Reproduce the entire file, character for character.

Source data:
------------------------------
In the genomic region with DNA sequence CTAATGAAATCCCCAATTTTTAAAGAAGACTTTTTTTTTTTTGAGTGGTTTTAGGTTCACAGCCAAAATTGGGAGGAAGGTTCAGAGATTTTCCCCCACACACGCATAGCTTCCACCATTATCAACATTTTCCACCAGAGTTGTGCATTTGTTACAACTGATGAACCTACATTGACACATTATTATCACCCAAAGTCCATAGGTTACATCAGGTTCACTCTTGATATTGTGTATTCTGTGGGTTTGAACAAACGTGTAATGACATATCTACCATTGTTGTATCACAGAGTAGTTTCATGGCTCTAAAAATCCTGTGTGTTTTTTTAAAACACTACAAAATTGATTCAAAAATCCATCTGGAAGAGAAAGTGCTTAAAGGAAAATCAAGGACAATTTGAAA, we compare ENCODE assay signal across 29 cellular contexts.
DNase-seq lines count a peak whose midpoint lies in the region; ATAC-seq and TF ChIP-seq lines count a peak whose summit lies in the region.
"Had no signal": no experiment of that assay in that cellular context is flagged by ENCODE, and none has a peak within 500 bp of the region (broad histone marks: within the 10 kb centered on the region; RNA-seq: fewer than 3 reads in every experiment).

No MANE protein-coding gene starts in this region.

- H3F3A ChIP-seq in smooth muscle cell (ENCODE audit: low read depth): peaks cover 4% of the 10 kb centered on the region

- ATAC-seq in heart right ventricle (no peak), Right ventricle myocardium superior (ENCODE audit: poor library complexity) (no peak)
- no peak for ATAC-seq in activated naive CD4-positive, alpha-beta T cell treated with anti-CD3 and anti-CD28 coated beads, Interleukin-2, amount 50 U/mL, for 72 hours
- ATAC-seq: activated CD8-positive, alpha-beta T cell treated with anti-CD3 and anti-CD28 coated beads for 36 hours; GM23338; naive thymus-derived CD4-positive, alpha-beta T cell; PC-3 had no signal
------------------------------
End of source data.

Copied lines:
In the genomic region with DNA sequence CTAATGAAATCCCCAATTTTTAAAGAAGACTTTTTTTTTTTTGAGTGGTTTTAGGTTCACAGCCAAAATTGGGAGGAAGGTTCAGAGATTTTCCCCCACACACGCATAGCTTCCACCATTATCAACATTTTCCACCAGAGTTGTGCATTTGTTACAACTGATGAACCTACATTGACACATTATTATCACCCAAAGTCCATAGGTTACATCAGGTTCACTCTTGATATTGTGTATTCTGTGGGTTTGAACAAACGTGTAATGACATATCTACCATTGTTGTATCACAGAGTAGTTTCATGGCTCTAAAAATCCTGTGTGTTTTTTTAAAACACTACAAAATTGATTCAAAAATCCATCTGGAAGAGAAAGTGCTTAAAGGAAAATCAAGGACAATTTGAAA, we compare ENCODE assay signal across 29 cellular contexts.
DNase-seq lines count a peak whose midpoint lies in the region; ATAC-seq and TF ChIP-seq lines count a peak whose summit lies in the region.
"Had no signal": no experiment of that assay in that cellular context is flagged by ENCODE, and none has a peak within 500 bp of the region (broad histone marks: within the 10 kb centered on the region; RNA-seq: fewer than 3 reads in every experiment).

No MANE protein-coding gene starts in this region.

- H3F3A ChIP-seq in smooth muscle cell (ENCODE audit: low read depth): peaks cover 4% of the 10 kb centered on the region

- ATAC-seq in heart right ventricle (no peak), Right ventricle myocardium superior (ENCODE audit: poor library complexity) (no peak)
- no peak for ATAC-seq in activated naive CD4-positive, alpha-beta T cell treated with anti-CD3 and anti-CD28 coated beads, Interleukin-2, amount 50 U/mL, for 72 hours
- ATAC-seq: activated CD8-positive, alpha-beta T cell treated with anti-CD3 and anti-CD28 coated beads for 36 hours; GM23338; naive thymus-derived CD4-positive, alpha-beta T cell; PC-3 had no signal